With a nickname like the Grand Canyon State, you can bet that Arizona boasts some incredible landscapes. In addition to that crown jewel, it’s also home to the Tonto Rim (which inspired Western writers like Zane Gray), Palm Canyon’s rare stands of native trees, ancient lava flows, spectacular slickrock, and the brilliant turquoise of Havasu Falls.
Laced through all that rugged terrain are an array of trails for every hiker. From ADA accessible loops with unbeatable views to truly challenging treks that test the hardiest of outdoor athletes, from desert switchbacks strewn with petrogylphs to urban jaunts you can tackle with a to-go coffee in hand, there’s a little something for everyone.
If you’re wondering how to make the most of your time in the Grand Canyon State, these are the eighteen best trails in Arizona.
Bright Angel Trail
The most popular and accessible of the Grand Canyon corridor trails is the beautiful Bright Angel Trail, a spectacularly scenic 7.8-mile descent to the Colorado River with several logical day-hike destinations. Though steep, long stretches wind down without precarious drops along the edge, making this an excellent choice for families.
Summer heat can be crippling; day hikers should turn around at one of the two rest houses (3- or 6-mile round-trip) or hit the trail at dawn to safely make the longer hikes to Indian Garden and Plateau Point (9.2- and 12.2-mile round-trip respectively). Overnight hikers can secure a backcountry permit in advance to camp at Indian Garden, about half-way down and one of the park’s three developed inner-canyon campgrounds. Do not hike to the river in one day.
Havasu Creek tumbles through the Grand Canyon on its way to the Colorado River, creating a series of waterfalls and swimming pools about 10 miles below the rim on the Havasupai Reservation. Note that rain and floods can affect the flow of and access to the falls, and getting to them can be tricky; the only access is via foot, mule or helicopter, and trails can involve multiple river-crossings and ropes.
The Cathedral Rock vortex is a spectacular location for watching red-rock sunsets. You can ascend 550ft to a high saddle on a 1.5-mile trail (round trip), but you’ll need to scramble up a steep rock face; it’s not for those with vertigo or wearing flip-flops. Limited parking.
North Kaibab Trail
The North Rim’s most accessible inner-canyon trek features strenuous switchbacks, raging waterfalls, a cottonwood-fringed campground and long creekside stretches. It takes a few days to complete – depending on how you pace it – but the first few miles also make for popular day hikes for those wanting a peek inside the canyon.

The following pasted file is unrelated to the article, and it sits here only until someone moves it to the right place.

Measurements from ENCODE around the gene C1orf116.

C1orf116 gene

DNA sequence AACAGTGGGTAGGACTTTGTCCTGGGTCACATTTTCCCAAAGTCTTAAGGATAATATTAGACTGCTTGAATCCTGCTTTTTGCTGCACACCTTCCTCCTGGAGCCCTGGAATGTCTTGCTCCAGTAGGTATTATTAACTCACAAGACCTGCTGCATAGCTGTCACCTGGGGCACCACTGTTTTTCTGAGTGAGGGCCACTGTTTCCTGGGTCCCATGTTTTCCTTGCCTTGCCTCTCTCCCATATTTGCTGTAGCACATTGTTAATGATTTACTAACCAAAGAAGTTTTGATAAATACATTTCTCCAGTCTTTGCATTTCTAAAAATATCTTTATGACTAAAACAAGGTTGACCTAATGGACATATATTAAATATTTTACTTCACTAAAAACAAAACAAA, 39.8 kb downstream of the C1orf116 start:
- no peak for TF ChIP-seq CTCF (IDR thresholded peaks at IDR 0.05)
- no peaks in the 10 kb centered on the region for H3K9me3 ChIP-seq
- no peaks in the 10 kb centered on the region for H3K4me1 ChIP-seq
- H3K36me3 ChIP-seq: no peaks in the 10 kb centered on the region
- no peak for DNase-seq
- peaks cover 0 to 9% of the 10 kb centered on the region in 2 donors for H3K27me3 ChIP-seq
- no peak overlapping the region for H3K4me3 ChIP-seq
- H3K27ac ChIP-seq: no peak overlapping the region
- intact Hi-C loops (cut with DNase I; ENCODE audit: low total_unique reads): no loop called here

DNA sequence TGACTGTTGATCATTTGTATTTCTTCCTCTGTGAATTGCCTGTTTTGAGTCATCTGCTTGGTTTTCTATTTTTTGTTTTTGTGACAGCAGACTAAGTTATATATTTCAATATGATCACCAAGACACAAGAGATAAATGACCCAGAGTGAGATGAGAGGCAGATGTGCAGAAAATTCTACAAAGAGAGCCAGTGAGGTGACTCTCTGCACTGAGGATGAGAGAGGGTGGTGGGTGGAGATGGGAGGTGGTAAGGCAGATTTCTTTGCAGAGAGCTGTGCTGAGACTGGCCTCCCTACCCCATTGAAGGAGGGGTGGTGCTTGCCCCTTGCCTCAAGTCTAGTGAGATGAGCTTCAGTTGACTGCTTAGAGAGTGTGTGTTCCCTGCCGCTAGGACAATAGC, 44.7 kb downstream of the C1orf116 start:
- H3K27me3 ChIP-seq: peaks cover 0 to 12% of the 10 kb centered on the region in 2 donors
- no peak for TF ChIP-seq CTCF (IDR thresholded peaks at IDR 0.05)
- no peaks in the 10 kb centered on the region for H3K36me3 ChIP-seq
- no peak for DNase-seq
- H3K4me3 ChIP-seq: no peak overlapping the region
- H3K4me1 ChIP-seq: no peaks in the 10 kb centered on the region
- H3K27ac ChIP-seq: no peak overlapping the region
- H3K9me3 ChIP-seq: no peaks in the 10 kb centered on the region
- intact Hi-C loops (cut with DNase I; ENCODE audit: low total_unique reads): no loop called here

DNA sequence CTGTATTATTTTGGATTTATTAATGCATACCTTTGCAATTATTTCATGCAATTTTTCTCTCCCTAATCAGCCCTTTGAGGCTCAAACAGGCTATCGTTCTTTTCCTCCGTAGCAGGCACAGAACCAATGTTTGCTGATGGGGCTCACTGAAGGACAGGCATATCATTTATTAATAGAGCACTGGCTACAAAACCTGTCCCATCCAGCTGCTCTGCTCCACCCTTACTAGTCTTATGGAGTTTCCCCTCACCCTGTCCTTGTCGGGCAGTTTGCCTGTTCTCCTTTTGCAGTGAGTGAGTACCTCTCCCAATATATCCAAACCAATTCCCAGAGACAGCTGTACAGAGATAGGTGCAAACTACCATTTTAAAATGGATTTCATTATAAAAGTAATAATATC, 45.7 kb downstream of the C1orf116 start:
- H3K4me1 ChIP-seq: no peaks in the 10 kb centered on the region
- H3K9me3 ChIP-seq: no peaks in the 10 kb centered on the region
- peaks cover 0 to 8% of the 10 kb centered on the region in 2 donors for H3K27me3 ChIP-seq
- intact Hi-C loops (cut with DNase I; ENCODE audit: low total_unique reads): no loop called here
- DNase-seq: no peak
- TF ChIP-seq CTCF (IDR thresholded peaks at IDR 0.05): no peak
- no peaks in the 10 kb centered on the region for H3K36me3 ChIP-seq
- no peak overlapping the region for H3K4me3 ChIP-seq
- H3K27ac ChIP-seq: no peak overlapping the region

Pine Creek Trail
The fabulous natural formation known as Tonto Bridge was formed over countless centuries of attrition, as Pine Creek scoured through a massive dam of calcium carbonate. Some 183ft high and spanning a 150ft-wide canyon, the resulting travertine bridge is thought to be the world’s largest, and is the centerpiece of a thickly wooded state park with splendid walking trails. One of the best is the Pine Creek Trail, a strenuous one mile loop with 229 of elevation gain.
Thunder River Trail
The crown jewel of Grand Canyon North Rim backpacking is a hot, miserable trail connecting an embarrassment of waterfalls, swimming holes and slot canyons. By combining Thunder River and Tapeats Creek trails with a 3-mile scramble along the Colorado river to Deer Creek, you create an epic adventure that highlights everything we love about the Grand Canyon – including the profound suffering.
West Fork Trail
This deservedly popular trail crosses Oak Creek a dozen times as it winds through the canyon, where walls soar more than 200ft in some places. The trail is marked for the first 3 miles, but you can scramble along the stream bed as far as 14 miles upstream. Parking is limited: arrive before 8:30am.
Most people head straight into the canyon, but if you cut over to the creek within the first 50ft, just beyond the parking lot, you’ll find a particularly nice, sunny stretch with a swimming hole and shallow waters for splashing. It’s an excellent hike for fall colors. It’s located 9.5 miles north of Sedona (a few miles north of Slide Rock State Park) and 17.5 miles south of Flagstaff on Hwy 89A; look for the signed parking lot.
This 2704ft twin-humped mountain sits smack in the center of the Phoenix action. The two trails, the Cholla Trail (6131 E Cholla Lane) and the Echo Canyon Trail (4925 E McDonald Dr), are short but steep, with 1264ft of elevation gain over a mere 1.2 miles and lots of hands-on scrambling over boulders. A great workout followed by stellar views.